By Spencer Feingold
Despite public commitments from global apparel brands for fair and safe labor standards, retailers are incentivizing their suppliers to take cost-cutting measures that result in perilous and abusive work environments, a damning report released this week revealed.
The report from Human Rights Watch (HRW) called on companies to end business practices that pressure factory owners to ignore worker’s rights.
“We have brands and retailers saying to factories that there should be a certain standard of working conditions in the factories, but then they do not accurately cost for it,” Aruna Kashyap, senior counsel at HRW and the report’s author, told Cheddar.
HRW released their report, titled “‘Paying for a Bus Ticket and Expecting to Fly’: How Apparel Brand Purchasing Practices Drive Labor Abuses,” to mark the sixth anniversary of the Rana Plaza tragedy, which was the worst garment factory disaster in history. Over 2,000 workers were injured and 1,138 were killed when a factory collapsed in Dhaka, Bangladesh on April 24, 2013.
Retailers “squeeze suppliers so hard financially that the suppliers face powerful incentives to cut costs in ways that exacerbate workplace abuses and heighten brands’ exposure to human rights risks,” the report read.
Within the last year, HRW spoke with suppliers across Asia that recounted relentless pressure from international retailers to meet enormous demand for poorly forecast garment orders.
The report found that companies were not adjusting pricing for local wage increases, shortening the due dates for shipments, and delaying payments to suppliers — all of which worsens labor abuses in the factories. Among other pressures, retailers are also imposing unfair penalties for missed production deadlines.
Brands “try to drive down the price without accurately costing for labor and social compliance,” Kashyap said. “It takes a toll on workers because factories begin to make them work excessive overtime.”
In order to ensure anonymity, HRW did not focus on one country or the suppliers for specific retailers. Withholding brand names was also acceptable since the dubious practices are industry-wide, the group found.
In 2018, nearly 40 percent of retailers were late to pay their suppliers and 60 percent of suppliers said they were not given incentives to comply with their buyers’ public labor standards, according to Better Buyer, a watchdog group that allows suppliers to rate retailers purchasing practices.
"It is easy to write a code of conduct in which you urge suppliers to maintain certain standards in the field of overtime and wages, but those words are meaningless if the same brand then ruthlessly pushes for low prices, short lead times, and maximum flexibility," the Clean Clothes Campaign, an Amsterdam-based alliance of NGOs and trade unions, told Cheddar.
‘Jail-Like Atmosphere at the Workplace’
HRW interviewed workers in Bangladesh, Cambodia, India, Myanmar, and Pakistan, who detailed abusive practices pushed upon them by factory owners.
“I hate the jail-like atmosphere at the workplace, the ban on going to the bathroom, the ban on getting up to drink water, the ban on getting up at all during work hours,” Fawzia Khan, a 24-year-old factory worker in Pakistan, told HRW.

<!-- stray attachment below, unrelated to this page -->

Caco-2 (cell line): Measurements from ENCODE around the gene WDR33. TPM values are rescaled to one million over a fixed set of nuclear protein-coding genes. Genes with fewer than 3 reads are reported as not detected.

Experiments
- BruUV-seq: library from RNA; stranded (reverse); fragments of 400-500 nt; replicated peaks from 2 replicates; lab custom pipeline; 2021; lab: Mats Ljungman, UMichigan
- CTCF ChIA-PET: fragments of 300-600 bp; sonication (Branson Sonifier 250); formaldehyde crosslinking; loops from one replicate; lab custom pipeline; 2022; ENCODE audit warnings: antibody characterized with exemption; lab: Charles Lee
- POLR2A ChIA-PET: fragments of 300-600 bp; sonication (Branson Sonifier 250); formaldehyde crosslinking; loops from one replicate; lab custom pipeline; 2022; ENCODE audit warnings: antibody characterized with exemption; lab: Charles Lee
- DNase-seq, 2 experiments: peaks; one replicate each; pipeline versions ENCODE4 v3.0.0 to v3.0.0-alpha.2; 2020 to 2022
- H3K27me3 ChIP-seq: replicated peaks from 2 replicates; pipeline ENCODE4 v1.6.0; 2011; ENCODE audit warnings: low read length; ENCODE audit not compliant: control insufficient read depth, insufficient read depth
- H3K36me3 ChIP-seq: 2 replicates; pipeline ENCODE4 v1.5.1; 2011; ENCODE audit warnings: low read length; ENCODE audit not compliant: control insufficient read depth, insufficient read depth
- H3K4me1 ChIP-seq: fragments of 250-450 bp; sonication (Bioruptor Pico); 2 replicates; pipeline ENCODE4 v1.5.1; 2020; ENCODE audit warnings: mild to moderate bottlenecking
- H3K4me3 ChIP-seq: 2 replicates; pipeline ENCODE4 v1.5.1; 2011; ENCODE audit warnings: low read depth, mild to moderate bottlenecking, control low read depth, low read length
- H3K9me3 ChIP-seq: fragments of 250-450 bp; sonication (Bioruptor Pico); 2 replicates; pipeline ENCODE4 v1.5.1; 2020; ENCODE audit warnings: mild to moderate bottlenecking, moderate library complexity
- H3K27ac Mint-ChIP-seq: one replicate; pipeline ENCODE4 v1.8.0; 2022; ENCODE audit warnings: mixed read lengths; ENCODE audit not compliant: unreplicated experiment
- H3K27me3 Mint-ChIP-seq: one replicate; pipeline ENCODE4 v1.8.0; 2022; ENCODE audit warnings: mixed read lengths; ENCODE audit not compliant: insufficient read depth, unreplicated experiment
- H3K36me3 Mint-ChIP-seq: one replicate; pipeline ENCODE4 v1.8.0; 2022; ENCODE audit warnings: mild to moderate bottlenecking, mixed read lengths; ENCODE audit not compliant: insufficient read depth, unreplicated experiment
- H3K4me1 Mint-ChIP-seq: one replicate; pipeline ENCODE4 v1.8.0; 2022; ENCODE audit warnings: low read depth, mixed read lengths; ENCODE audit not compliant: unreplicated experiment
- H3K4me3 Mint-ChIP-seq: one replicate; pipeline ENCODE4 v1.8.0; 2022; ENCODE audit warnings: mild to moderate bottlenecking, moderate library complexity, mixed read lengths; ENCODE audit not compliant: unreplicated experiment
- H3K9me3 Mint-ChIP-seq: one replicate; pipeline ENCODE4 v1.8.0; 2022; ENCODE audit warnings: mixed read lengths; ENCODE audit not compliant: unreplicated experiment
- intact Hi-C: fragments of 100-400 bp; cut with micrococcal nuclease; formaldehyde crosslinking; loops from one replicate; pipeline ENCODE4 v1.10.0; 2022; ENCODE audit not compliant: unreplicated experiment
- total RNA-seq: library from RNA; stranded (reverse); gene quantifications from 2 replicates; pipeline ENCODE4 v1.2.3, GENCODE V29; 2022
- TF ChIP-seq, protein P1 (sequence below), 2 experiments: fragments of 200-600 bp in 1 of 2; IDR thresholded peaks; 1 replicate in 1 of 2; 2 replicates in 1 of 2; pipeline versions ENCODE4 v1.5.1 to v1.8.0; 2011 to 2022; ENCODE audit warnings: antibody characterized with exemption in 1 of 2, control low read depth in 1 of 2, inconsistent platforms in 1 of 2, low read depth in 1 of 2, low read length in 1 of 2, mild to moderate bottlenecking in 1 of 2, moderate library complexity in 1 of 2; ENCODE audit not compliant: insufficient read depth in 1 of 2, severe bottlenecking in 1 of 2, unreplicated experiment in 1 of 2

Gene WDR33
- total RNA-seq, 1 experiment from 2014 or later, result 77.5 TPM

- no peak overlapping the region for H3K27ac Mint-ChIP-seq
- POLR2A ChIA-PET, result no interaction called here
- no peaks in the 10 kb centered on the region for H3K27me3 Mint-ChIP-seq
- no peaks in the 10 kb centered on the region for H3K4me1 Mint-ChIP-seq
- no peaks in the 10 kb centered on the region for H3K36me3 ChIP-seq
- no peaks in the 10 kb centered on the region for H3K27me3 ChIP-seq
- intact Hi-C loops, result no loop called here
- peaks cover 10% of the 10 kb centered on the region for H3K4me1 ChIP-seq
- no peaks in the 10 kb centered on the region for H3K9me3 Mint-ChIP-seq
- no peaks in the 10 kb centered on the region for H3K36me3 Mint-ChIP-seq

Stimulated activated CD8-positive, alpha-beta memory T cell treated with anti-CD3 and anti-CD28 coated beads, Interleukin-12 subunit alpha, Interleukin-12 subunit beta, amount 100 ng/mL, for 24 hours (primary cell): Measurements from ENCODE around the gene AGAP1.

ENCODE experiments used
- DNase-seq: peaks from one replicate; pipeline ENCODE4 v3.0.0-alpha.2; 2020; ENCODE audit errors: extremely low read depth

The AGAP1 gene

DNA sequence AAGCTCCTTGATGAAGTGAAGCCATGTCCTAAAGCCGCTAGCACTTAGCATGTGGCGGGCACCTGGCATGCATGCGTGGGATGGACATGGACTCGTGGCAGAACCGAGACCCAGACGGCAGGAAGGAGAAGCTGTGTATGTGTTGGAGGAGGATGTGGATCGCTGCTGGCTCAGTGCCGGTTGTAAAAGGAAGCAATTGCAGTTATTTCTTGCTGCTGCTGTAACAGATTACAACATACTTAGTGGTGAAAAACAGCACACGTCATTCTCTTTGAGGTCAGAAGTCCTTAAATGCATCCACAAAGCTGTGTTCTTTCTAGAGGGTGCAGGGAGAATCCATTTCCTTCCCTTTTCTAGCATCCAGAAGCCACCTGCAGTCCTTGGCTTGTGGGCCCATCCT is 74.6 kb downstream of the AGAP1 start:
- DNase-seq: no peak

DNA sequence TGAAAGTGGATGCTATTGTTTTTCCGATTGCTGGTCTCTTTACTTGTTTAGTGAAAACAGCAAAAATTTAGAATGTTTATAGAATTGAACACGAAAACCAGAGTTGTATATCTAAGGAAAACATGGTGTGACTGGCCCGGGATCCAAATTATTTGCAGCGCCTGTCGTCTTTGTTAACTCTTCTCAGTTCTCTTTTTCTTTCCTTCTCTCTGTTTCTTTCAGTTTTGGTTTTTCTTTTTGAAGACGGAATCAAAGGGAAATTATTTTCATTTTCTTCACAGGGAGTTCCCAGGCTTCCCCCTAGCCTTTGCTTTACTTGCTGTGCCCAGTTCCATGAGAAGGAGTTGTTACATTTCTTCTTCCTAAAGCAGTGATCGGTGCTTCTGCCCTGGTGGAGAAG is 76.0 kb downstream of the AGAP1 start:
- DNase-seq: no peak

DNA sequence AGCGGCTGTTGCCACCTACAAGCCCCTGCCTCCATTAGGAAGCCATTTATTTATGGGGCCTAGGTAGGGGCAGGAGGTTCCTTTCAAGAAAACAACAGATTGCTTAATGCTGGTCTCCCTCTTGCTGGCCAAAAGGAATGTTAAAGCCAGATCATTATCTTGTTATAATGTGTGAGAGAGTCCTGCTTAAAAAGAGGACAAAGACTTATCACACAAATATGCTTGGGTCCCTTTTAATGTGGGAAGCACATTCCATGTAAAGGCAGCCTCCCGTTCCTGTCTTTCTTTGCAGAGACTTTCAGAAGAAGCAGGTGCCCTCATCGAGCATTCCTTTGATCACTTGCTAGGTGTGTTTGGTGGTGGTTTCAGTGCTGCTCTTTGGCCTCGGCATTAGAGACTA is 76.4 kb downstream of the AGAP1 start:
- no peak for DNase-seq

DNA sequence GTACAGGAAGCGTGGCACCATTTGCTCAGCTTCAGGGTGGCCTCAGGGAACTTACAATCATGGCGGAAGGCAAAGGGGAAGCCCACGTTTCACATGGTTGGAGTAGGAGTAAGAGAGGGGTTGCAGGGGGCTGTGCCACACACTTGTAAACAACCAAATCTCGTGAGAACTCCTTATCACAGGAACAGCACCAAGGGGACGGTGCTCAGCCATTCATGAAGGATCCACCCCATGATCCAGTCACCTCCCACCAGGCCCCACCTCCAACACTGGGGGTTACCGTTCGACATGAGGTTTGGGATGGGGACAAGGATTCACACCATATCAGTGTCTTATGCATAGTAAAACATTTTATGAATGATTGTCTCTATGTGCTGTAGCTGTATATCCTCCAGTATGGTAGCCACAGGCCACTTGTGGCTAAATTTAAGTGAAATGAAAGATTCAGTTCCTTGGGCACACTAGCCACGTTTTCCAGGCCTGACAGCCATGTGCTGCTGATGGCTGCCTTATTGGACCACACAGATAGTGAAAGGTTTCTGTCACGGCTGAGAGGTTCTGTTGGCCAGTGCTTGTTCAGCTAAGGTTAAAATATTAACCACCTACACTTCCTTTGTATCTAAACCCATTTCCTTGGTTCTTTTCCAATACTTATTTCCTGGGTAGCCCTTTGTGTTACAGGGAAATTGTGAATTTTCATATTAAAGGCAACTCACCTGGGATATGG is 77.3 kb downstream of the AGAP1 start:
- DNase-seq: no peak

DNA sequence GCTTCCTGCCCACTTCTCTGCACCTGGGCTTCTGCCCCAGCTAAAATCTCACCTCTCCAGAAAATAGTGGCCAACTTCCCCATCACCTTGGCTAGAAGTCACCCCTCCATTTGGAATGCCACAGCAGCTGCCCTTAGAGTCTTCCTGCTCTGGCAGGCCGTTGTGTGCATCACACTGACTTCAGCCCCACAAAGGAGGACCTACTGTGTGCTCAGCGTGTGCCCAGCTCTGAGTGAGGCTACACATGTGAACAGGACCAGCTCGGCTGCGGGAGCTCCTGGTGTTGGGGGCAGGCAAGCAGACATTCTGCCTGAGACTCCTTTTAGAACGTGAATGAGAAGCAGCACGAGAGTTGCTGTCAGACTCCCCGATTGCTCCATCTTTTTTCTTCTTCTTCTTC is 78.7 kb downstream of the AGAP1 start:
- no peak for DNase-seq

In order to drive down costs and meet short deadlines, the report found that suppliers were hiding excessive overtime hours, suppressing wages, and employing child labor, among other strategies that increases human rights risks.
There is a “skewed power relationship between brands and suppliers,” Kashyap noted, which leaves factories unable to negotiate adequate payment plans.
"To prevent discrepancies between words and actions, brands should sign time-bound agreements enforceable in a court of law with local and/or global trade unions to make sure their pledges become reality," the Clean Clothes Campaign said.
The HRW reports follows several public instances of abuse in the fashion world’s supply chain.
In 2017, shoppers at Zara in Istanbul, Turkey were shocked to find tags hidden in the clothes that read "I made this item you're going to buy, but I didn't get paid for it!" The notes were left by workers from a local garment factory that supplied Zara and other international brands. The manufacturer went bankrupt a year earlier and workers were left unpaid. In a statement, Zara said it "immediately took action to try to help workers in this unfair situation.”
H&M — which has 1.6 million textile workers employed by its suppliers — and Gap were also singled out in a report last year from Global Labor Justice that exposed odious gender-based violence in their factories.
No specific brand — including Zara, H&M, or Gap — were named in the HRW report.
“Issues like wage-related problems and violations related to overtime regulations, and discrimination, for example based on pregnancy, and casual hiring continue to remain problems in the industry,” Kashyap said.
HRW called on global retailers to adhere to international regulations, ensure proper forecasting for garment orders, and institute contractual reform to develop fair purchasing agreements with suppliers. The groups also urged governments and international bodies to develop and strengthen legislation that mandates a humane supply chain.
For full interview click here.